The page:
Grain legumes also called ‘Poor man’s meat’ are an essential entity in food and feed due to its protein, minerals, and other bioactive molecules. Increasing nutritional awareness increased the per-capita consumption of grain legumes across the world (Amarowicz and Pegg 2008). The symbiotic association of leguminous crops with rhizobia contributes 65% of nitrogen (N) needs. Their better adaptation as an inter-crop with cereals or tuber crops helps in increased income generation and livelihood resilience of small holder farmers. However, production level of such leguminous crops has constraints in various forms such as pest and pathogen attacks, infertile soils, and climate changes. Development of improved cultivars through breeding and molecular techniques had been practiced; still, the productivity remains stagnant for the last two decades. All these together attracted the attention at global level, and thus, the general assembly of United Nations has announced this year as ‘International Year of Pulses (2016 IYOP)’ to emphasize the need for focusing on pulses for food and nutritional security and to create awareness and understanding of the challenges faced in pulse farming and trading (FAO 2014).

A cleaner and greener approach towards the improvement of leguminous crop production is the use of a category of microbes called Plant Growth-Promoting Rhizobacteria (PGPR), a group of heterogeneous bacteria found in rhizosphere or plant tissues (Kloepper and Schroth 1978). They induce plant growth by enhancing the availability of soil nutrients, supplying phytohormones, and inducing systemic resistance against phytopathogens. There are voluminous data available on PGPR, but most of it belongs to the phylum Bacteroidetes, Firmicutes, and Proteobacteria, of which the most commonly studied are Azospirillum, Azotobacter, Bacillus, Pseudomonas, Gluconacetobacter, Enterobacter, Serratia, Paenibacillus, and Rhizobium (Bhattacharyya and Jha 2012). However, the reports on the plant growth-promoting (PGP) traits of bacteria belonging to the phylum Actinobacteria are limited, despite its ubiquitous existence in bulk soil, rhizospheric soil, and plant tissues and their usefulness in agriculture (Bhattacharyya and Jha 2012; Jog et al. 2012). Hence, this review emphasizes to document mainly on PGP traits of actinobacteria and how far it was studied in the context of growth-promotion, biocontrol against pests, and pathogens, as mitigators of abiotic stress, as a tool for enhanced phytoremediation and bio-fortification.

Actinobacteria diversity

The bacteria belong to the phylum Actinobacteria are Gram-positive filamentous bacteria, with 6 classes, 25 orders, 52 families, and 232 genera and represent one of the largest taxonomic units among the 18 major lineages currently recognized within the domain Bacteria (Stackebrandt and Schumann 2000). They can thrive in either bulk soil or rhizospheric soil, and due to spore forming characteristics, they can remain dormant in agricultural soil for a longer period. The actinobacteria population increases with the soil depth up to horizon ‘C’. It is estimated that actinobacteria are distributed with average 104–106 spores g−1 soil in various crops fields (Shaharokhi et al. 2005; Ul-Hassan and Wellington 2009). Though they are mesophilic organisms, species of the family such as Thermoactinomycetaceae are commonly found in compost and manures at thermophilic growing temperature (Ul-Hassan and Wellington 2009). They also stay as either epiphyte or endophyte in plant tissues of wide host range including barley, wheat, rice, soybean, cowpea, chickpea, banana, tomato, and medicinal plants. Among them, Streptomyces is the predominant genus followed by Actinomadura, Microbispora, Micromonospora, Nocardia, Nonomurea, Mycobacterium, Frankia, Actinoplanes, Saccharopolyspora, and Verrucosispora (Martinez-Hidalgo et al. 2014; Vijayabharathi et al. 2016).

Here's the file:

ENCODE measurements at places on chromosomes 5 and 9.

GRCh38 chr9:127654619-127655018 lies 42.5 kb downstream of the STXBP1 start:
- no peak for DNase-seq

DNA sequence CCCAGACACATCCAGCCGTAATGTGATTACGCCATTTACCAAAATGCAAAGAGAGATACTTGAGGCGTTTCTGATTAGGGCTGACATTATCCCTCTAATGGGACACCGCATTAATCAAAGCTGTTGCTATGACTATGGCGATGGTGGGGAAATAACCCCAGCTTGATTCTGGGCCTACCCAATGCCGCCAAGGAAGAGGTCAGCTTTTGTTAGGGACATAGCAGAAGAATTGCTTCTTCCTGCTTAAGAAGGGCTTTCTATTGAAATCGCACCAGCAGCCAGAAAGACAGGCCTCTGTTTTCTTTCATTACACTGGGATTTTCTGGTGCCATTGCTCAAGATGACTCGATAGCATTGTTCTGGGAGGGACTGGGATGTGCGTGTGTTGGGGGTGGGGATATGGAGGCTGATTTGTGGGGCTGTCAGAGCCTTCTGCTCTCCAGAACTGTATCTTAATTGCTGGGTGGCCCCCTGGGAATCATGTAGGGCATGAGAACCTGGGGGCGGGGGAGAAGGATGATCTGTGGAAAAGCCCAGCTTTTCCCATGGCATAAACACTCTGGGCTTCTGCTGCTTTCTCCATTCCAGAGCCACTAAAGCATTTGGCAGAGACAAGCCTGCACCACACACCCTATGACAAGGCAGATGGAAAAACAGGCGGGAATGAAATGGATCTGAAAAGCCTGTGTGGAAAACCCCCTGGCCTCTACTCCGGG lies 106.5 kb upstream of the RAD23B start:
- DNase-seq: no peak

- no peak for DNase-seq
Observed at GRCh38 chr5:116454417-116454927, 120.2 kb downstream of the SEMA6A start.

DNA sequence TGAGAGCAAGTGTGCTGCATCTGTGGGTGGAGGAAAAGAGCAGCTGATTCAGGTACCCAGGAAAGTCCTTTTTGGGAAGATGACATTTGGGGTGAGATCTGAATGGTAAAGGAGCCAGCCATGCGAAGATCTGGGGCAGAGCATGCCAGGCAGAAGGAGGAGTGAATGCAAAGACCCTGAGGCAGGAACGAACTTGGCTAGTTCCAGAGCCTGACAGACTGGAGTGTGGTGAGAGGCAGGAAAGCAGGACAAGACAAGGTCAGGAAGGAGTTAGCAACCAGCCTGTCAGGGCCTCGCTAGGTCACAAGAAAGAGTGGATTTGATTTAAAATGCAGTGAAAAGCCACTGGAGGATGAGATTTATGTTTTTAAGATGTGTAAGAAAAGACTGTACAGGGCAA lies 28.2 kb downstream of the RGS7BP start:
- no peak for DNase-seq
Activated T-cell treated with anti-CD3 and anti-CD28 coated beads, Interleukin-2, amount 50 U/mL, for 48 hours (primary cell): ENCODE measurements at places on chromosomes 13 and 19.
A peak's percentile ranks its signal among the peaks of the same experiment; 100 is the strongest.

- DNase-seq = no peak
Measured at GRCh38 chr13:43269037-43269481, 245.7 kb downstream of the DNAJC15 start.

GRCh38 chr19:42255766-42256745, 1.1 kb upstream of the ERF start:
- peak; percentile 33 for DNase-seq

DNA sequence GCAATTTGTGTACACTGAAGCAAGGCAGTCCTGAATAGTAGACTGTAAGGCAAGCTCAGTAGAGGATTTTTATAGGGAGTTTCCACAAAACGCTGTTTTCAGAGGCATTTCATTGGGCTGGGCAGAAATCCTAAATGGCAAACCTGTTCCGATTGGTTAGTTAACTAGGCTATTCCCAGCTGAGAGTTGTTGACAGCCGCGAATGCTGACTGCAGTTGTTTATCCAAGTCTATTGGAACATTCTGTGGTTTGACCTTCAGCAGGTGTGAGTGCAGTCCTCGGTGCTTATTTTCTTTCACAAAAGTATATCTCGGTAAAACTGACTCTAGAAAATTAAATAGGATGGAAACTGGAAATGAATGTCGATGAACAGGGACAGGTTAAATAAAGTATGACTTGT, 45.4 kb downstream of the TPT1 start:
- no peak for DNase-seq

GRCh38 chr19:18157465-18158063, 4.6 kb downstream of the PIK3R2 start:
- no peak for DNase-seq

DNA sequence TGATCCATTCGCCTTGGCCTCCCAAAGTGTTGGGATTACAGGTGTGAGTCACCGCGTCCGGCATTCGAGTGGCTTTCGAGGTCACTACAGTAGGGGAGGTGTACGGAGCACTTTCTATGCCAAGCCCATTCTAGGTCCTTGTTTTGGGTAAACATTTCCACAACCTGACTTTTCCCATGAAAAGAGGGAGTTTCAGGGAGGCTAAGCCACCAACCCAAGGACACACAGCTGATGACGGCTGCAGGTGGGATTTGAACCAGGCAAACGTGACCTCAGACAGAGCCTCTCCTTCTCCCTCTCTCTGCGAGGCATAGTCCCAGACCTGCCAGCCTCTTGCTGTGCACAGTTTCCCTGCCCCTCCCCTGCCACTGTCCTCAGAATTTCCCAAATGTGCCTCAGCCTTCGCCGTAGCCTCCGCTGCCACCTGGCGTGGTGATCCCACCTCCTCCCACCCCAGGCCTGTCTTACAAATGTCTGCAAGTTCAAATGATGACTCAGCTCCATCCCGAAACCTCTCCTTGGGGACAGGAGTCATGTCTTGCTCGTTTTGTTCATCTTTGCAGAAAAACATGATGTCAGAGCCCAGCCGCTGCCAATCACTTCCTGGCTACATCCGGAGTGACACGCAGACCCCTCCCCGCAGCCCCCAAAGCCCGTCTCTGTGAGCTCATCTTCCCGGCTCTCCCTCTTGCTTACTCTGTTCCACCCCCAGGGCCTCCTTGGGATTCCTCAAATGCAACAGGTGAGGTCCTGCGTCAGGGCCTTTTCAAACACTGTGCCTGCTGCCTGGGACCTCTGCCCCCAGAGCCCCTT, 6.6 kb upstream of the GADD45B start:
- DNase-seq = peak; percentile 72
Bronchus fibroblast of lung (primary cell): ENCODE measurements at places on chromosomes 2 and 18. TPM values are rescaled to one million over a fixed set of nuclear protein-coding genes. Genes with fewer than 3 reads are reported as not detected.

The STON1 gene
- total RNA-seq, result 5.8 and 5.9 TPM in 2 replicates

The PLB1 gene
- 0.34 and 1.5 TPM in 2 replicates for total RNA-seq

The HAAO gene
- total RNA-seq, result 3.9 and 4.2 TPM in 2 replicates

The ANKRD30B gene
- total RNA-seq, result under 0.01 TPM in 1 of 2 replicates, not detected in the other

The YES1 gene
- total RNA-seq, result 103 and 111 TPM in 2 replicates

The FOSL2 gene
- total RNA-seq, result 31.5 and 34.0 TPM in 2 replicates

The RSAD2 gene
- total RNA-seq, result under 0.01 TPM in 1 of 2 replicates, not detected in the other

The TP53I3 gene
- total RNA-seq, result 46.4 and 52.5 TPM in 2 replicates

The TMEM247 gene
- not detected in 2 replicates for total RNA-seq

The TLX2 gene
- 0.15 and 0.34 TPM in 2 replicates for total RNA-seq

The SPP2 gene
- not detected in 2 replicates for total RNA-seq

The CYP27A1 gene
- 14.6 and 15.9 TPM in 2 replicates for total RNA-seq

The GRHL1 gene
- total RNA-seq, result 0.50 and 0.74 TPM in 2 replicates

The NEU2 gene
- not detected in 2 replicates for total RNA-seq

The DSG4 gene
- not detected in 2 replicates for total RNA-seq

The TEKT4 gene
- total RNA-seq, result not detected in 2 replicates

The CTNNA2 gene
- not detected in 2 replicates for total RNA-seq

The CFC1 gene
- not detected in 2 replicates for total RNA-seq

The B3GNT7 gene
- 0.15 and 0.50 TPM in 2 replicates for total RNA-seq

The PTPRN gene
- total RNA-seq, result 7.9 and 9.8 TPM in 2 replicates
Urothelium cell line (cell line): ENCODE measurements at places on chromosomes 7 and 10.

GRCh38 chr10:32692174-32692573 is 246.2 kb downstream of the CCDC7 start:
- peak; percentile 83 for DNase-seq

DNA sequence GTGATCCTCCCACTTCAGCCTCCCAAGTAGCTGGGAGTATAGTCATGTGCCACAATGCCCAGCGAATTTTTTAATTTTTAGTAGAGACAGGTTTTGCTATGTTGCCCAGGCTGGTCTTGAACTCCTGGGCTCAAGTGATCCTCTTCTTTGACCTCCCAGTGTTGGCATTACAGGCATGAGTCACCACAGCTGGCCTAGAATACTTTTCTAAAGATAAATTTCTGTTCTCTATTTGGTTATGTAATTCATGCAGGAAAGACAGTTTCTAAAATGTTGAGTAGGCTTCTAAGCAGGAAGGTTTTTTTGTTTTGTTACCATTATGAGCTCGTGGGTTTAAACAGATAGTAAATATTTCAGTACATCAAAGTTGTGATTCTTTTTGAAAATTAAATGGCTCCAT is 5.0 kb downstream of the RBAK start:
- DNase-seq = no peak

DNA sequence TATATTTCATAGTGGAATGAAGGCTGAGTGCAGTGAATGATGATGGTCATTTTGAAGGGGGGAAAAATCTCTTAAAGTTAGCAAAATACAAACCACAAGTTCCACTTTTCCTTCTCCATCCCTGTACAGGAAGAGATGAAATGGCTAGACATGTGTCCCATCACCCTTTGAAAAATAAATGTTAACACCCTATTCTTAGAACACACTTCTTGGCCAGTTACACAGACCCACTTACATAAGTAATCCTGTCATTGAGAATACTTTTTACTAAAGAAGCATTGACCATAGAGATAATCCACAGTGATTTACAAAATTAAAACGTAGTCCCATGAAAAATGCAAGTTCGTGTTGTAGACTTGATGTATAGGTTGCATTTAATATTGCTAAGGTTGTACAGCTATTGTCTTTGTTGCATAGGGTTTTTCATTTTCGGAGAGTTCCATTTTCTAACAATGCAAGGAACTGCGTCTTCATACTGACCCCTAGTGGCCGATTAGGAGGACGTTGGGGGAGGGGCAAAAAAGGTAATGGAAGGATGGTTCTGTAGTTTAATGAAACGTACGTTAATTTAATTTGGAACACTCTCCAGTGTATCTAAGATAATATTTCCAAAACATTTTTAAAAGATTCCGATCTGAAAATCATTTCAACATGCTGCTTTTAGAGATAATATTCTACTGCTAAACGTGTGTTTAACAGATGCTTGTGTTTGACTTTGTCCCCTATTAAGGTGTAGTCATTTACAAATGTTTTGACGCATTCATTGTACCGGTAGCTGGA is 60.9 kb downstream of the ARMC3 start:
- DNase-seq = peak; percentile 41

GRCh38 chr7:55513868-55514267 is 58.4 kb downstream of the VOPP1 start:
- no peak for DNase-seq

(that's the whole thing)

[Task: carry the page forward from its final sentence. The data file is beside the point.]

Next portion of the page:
PGP traits of actinobacteria

As like other PGPR, actinobacteria also employ both direct and in-direct mechanisms to influence the plant growth and protection. The direct mechanisms involve the production of vital factors for crop growth such as growth hormones and the assistive actions on nitrogen fixation, phosphate solubilization, and iron acquisition. PGP actinobacteria indirectly influence the plant growth by controlling and minimizing the deleterious effects of external stresses of either biotic or abiotic sources through the following modes: competition for nutrients, production of low molecular inhibitory substances such as ammonia, cyanogens, alcohols, aldehydes, sulfides, and ketones, cell-wall degrading enzymes, and secondary metabolites with biocidal properties, in which the latter, two are the key phenomenon deployed by the actinobacterial community (El-Tarabily and Sivasithamparam 2006; Glick 2012; Bouizgarne 2013; Dey et al. 2014).

Nitrogen fixation